Habituation and Novelty-Seeking. Everything new excites and motivates the person. The opportunity to experience gratitude is lost when the person chases something that he doesn’t have and focuses on it—in the form of an object, thought, or relationship. He forgets what he already has and takes it for granted since it had already become part of his life, turning this into a mere habit. The key is to practice reframing the mind to understand and appreciate more what the person has, while emphasizing their value and reinforcement into one’s life.

The Inability to Acknowledge Dependency. No one could be ultimately self-sufficient. In a given society, a person will always need support from those that are essential to him—supermarket, drugstore, medical help, food shops, etc. This societal support group aids a person’s existence and is too apparent not to be recognized. Each person needs the other to exist.

Comparing Oneself with Other People. Media has been successful in providing the superficial notion that other people look better and do better in life, which in turn, destroys a person’s real-life thought patterns on the self, including one’s abilities and capabilities. Mindfulness and self-awareness is key to practicing nonjudgmental critique.

Harboring Grudges. Holding on to hate, anger, resentment, and disgust has a grave effect on the individual who was wronged. While this may seem helpful in processing the pain inflicted by the wrongdoer, it puts the person in a negative state of emotion. With proper awareness, it is always better to replace these negative emotions with love, understanding, and compassion. By doing this, it is like forgiving oneself. Forgiveness of the self is a powerful tool.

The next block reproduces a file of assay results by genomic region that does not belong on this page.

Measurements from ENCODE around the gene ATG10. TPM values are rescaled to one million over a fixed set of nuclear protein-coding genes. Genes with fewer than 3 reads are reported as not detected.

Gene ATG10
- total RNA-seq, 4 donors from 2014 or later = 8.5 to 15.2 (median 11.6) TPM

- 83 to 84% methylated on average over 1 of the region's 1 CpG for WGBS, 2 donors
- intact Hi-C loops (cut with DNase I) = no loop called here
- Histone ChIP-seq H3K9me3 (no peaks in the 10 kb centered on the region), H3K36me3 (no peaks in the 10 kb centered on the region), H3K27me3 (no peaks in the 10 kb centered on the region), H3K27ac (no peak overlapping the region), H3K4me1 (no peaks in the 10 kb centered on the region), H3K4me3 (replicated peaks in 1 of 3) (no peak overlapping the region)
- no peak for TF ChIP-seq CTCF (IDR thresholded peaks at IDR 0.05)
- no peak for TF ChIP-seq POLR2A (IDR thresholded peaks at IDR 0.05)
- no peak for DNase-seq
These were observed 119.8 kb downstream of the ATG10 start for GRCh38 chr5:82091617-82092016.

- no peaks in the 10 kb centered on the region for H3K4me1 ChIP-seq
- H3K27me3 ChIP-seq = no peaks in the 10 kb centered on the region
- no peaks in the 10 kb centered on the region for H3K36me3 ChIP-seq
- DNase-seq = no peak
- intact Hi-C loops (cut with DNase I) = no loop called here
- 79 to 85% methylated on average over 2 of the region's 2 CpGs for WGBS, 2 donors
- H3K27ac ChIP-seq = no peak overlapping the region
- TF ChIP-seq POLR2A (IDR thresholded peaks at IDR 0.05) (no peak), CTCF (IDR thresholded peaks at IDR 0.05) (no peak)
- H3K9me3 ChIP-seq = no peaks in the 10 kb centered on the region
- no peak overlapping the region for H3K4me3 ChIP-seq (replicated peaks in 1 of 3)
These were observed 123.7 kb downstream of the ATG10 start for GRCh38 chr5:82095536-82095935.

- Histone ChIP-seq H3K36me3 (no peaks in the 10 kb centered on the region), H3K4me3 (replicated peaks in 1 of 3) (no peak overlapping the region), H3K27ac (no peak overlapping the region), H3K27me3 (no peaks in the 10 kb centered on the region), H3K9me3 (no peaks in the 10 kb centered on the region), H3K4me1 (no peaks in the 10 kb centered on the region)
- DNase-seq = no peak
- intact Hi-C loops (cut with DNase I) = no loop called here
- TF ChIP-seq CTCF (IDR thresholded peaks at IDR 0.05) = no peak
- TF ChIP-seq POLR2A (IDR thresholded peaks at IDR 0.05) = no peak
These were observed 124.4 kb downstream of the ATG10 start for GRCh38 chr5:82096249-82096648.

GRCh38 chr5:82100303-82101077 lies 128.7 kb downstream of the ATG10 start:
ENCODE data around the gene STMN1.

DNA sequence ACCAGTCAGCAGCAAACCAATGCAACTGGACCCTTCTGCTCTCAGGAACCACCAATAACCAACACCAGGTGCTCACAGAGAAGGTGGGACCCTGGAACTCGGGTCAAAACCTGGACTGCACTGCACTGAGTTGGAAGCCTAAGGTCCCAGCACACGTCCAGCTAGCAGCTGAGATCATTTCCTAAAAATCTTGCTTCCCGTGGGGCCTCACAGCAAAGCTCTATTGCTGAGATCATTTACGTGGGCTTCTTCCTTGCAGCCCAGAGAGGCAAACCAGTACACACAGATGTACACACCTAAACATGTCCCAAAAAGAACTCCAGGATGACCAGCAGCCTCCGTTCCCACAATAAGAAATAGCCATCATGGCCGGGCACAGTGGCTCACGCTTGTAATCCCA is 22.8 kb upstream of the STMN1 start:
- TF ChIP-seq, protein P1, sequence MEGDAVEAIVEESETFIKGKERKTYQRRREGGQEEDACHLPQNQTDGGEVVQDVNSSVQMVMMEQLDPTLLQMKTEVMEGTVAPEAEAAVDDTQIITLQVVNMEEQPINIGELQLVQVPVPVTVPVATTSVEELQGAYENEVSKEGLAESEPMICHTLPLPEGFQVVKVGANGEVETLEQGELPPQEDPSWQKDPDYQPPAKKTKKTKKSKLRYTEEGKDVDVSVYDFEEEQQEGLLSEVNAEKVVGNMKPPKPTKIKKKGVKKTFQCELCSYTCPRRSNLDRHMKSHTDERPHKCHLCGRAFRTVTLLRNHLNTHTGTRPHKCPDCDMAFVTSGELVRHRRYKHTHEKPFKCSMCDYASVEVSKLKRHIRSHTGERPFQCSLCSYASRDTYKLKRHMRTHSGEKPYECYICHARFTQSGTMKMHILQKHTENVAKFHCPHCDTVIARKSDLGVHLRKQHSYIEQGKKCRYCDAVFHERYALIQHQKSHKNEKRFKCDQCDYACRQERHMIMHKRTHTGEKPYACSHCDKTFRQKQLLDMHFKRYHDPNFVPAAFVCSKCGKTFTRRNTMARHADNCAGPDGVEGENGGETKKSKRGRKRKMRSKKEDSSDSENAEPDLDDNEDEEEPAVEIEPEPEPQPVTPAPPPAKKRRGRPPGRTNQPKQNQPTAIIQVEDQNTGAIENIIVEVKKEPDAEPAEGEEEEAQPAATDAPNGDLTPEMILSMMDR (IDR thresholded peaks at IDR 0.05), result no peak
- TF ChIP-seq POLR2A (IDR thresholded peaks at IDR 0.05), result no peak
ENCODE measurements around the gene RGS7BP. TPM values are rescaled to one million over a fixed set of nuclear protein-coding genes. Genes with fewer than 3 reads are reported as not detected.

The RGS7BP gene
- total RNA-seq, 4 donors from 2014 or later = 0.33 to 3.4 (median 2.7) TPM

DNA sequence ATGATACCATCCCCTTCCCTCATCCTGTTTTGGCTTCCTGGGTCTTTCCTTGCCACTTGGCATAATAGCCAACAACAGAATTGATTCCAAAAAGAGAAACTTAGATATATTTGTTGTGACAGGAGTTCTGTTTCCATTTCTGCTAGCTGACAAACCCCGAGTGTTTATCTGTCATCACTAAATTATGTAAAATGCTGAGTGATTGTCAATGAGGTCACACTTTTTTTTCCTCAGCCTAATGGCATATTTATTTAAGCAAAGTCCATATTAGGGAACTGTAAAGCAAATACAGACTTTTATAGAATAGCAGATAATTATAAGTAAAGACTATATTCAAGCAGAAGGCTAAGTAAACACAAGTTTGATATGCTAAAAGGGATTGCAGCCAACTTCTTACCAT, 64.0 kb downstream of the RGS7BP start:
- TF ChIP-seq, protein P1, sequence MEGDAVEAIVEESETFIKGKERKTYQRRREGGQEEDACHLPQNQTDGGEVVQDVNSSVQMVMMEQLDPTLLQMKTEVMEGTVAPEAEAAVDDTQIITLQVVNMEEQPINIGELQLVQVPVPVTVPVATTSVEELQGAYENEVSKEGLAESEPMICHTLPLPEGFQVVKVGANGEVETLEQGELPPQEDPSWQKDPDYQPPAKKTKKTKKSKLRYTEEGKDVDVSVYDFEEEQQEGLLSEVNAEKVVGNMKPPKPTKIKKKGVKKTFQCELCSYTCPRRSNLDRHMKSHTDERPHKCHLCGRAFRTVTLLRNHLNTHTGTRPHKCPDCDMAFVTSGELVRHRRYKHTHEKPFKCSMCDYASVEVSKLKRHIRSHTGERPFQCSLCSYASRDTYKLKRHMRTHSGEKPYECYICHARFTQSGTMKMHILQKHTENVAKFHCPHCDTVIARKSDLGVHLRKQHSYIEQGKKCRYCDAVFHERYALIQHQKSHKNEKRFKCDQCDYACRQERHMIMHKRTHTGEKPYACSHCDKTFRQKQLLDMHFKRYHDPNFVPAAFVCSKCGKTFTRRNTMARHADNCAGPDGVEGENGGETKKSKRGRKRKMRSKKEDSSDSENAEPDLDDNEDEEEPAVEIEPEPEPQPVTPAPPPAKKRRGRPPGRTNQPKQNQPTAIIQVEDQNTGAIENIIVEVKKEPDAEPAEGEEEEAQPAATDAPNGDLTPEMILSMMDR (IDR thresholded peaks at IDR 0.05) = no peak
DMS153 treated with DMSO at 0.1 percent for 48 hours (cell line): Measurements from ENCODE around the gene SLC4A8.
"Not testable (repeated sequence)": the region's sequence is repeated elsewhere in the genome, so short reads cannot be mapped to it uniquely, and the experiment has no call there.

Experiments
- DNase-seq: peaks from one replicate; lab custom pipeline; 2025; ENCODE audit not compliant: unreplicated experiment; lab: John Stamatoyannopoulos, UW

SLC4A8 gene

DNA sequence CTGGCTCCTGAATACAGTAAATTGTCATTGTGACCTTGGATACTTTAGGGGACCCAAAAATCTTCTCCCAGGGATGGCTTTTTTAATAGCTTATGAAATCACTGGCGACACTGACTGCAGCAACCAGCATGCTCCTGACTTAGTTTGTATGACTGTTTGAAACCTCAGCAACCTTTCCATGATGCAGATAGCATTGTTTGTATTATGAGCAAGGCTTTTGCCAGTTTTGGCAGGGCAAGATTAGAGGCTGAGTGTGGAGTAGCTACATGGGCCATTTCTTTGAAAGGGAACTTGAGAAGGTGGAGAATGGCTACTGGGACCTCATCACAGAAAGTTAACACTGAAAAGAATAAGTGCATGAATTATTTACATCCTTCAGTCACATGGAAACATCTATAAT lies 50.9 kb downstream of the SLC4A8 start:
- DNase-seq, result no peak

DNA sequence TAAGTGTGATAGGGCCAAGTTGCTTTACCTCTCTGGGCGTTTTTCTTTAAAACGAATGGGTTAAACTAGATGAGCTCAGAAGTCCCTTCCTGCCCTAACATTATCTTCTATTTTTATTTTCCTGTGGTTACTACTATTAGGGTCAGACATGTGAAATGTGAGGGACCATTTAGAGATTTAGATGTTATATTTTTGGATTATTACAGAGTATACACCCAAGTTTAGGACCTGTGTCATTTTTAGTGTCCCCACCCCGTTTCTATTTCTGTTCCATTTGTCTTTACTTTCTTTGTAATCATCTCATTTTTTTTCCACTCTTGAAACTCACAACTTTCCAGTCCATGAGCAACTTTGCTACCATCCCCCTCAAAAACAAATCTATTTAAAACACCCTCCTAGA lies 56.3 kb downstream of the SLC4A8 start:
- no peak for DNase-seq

Sense of Entitlement. The demand for special treatment, exemption from having to follow rules, being self-absorbed; having excessive self-admiration, vanity, lack of empathy; and a high regard for admiration and approval are qualities to look out for. If one thinks that the world owes him and that he deserves everything, then there won’t be anything to be thankful for. It is irrational to think that a person could ultimately exist without any form of support. Most of all, practice humility.

Gratitude is not something one is born with. It is a notion that a person acquires and nurtures through time, as life’s lessons are passed on by family elders as well as society influencers. After all, the environment a person lives in and the kind of upbringing he was put through play a vital role in his choices and decision-making process. It takes a lot of practice and courage, but it reaps more for the enhancement of the self and well-being. As a sign of thankfulness, one should give in return what he has received.

*Currently working at the Philippine International Convention Center, where she began service 21 years ago, *Kathryn Valladolid Ebrahim was an alumna of St. Scholastica’s College at Manila and finished a degree in Bachelor of Arts, Major in Sociology, at the University of Santó Tomás.